For those who want to try to grow some of our food ourselves, a wealth of resources are available. Here in New Jersey, most counties maintain a Master Gardener or Certified Gardener program meant to educate home gardeners, complete with a volunteer-staffed hotline to answer gardeners’ questions. Gardening classes are available through many organizations, including NOFA-NJ. And many townships allow homeowners to raise their own flock of backyard chickens to provide fresh, hormone-free eggs (check with your township for local regulations).
Established in 1985, the Northeast Organic Farming Association of New Jersey (NOFA-NJ) is a membership-based nonprofit organization dedicated to supporting organic agriculture in New Jersey through education, technical assistance and advocacy.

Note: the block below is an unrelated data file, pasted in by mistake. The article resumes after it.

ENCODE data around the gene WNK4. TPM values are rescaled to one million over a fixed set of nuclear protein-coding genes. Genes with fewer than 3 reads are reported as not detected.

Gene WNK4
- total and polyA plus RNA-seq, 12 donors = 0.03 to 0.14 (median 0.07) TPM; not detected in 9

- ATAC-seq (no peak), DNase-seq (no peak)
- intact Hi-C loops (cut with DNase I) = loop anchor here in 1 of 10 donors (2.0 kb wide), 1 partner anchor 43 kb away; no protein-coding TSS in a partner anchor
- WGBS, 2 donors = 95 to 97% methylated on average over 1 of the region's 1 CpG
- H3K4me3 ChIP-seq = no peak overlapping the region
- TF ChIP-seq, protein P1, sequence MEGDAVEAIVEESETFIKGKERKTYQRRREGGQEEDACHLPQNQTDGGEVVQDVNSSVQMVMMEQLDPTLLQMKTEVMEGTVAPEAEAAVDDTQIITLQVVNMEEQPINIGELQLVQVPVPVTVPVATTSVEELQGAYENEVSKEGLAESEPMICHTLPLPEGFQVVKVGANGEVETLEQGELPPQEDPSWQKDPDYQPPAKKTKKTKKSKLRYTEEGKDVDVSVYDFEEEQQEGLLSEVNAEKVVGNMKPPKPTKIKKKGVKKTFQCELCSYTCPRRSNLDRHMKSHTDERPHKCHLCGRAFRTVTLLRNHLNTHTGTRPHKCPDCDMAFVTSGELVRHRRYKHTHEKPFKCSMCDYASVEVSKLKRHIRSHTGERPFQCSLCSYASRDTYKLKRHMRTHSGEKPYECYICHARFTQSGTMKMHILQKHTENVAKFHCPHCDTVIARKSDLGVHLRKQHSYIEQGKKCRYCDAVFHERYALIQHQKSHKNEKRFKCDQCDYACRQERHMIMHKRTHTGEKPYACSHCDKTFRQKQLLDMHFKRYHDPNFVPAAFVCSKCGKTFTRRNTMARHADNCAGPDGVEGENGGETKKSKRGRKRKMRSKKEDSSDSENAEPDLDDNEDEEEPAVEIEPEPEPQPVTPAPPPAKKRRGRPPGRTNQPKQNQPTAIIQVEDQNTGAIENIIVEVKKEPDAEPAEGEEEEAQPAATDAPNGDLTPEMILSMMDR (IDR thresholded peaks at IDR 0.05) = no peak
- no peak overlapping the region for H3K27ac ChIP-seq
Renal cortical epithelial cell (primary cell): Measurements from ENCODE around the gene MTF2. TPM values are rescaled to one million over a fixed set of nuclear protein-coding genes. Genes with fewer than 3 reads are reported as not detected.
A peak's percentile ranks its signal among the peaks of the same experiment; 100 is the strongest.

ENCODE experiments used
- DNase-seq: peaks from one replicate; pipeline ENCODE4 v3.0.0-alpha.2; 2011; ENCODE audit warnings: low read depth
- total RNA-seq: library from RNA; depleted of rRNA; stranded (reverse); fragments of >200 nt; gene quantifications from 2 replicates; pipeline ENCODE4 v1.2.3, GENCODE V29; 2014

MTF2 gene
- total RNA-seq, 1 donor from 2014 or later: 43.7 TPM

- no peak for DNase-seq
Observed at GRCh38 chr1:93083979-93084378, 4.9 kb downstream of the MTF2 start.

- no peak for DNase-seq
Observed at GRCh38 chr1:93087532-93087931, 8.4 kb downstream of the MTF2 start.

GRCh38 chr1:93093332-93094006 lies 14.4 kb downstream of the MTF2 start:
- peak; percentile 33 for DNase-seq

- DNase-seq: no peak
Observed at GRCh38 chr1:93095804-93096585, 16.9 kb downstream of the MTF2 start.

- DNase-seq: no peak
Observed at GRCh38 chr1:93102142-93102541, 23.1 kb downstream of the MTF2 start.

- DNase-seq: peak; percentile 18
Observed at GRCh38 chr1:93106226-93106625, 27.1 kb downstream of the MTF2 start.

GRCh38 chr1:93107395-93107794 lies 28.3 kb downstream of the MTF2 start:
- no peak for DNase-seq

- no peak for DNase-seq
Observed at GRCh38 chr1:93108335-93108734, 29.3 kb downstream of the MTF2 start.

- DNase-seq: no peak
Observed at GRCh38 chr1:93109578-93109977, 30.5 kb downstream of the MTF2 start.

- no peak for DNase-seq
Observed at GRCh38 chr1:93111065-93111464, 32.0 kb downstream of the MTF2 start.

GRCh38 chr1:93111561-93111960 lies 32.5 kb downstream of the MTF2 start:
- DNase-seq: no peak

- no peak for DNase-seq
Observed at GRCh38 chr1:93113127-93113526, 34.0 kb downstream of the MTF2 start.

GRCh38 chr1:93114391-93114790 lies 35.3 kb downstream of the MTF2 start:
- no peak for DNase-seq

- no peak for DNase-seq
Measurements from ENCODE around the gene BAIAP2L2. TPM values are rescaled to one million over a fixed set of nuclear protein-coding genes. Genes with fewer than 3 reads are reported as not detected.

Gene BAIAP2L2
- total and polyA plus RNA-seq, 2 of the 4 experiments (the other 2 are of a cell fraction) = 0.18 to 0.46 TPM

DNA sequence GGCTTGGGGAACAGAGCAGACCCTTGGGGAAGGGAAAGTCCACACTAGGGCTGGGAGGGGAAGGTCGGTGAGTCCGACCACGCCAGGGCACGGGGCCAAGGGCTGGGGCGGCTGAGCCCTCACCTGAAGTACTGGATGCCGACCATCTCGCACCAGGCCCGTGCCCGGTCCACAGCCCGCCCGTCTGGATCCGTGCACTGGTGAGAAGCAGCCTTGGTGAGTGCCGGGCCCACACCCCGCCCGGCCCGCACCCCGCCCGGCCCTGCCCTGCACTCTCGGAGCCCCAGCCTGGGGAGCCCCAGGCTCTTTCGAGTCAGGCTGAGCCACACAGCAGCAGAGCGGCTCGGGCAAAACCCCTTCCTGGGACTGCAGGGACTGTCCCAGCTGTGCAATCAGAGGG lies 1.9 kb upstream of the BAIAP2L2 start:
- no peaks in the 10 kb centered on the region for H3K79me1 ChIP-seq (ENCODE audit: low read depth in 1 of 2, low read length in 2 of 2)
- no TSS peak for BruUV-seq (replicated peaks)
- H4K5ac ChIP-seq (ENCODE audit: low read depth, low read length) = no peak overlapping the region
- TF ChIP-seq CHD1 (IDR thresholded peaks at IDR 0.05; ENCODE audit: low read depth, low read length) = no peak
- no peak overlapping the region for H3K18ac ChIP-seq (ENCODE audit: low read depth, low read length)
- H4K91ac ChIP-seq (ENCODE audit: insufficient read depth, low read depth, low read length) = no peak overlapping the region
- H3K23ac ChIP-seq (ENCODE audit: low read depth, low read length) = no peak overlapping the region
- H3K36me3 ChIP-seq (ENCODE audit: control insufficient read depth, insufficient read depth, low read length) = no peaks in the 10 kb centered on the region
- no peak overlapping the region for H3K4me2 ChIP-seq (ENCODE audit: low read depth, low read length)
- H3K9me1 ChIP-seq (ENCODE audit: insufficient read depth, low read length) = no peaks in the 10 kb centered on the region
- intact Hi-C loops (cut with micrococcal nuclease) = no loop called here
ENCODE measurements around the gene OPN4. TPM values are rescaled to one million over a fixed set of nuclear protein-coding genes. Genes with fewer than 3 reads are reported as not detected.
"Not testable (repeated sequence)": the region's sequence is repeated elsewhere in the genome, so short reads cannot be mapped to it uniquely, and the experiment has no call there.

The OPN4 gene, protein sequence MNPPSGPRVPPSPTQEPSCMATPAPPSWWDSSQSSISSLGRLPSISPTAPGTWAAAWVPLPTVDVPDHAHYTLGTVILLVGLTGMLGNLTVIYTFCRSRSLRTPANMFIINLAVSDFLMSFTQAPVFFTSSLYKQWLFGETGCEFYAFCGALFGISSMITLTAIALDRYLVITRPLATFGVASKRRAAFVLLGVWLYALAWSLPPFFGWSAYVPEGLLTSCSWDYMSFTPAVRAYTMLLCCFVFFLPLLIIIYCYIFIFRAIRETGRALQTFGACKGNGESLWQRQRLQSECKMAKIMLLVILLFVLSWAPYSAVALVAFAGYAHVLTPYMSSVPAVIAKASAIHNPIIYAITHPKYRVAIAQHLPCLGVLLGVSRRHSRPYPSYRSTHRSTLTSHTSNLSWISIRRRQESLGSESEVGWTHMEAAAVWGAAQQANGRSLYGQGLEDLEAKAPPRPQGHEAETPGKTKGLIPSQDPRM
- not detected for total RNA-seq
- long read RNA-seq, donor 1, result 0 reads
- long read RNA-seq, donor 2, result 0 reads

334 River Rd, Hillsborough NJ 08844 . 908-371-1111. www.nofanj.org. firstname.lastname@example.org.
Allegra Lovejoy is NOFA-NJ’s Education Coordinator. She also manages a working urban farm in Trenton, Capital City Farm, as D&R Greenway Land Trust’s Urban Farm Manager.
1 https://www.hsph.harvard.edu/news/features/health-benefits-organic-food-farming-report/ 2 https://www.cdc.gov/exposurereport/ 3 http://www.npr.org/sections/thesalt/2015/09/28/444220963/epa-announces-new-rules-toprotect- farmworkers-from-pesticides 4 https://www.ota.com/news/press-releases/19031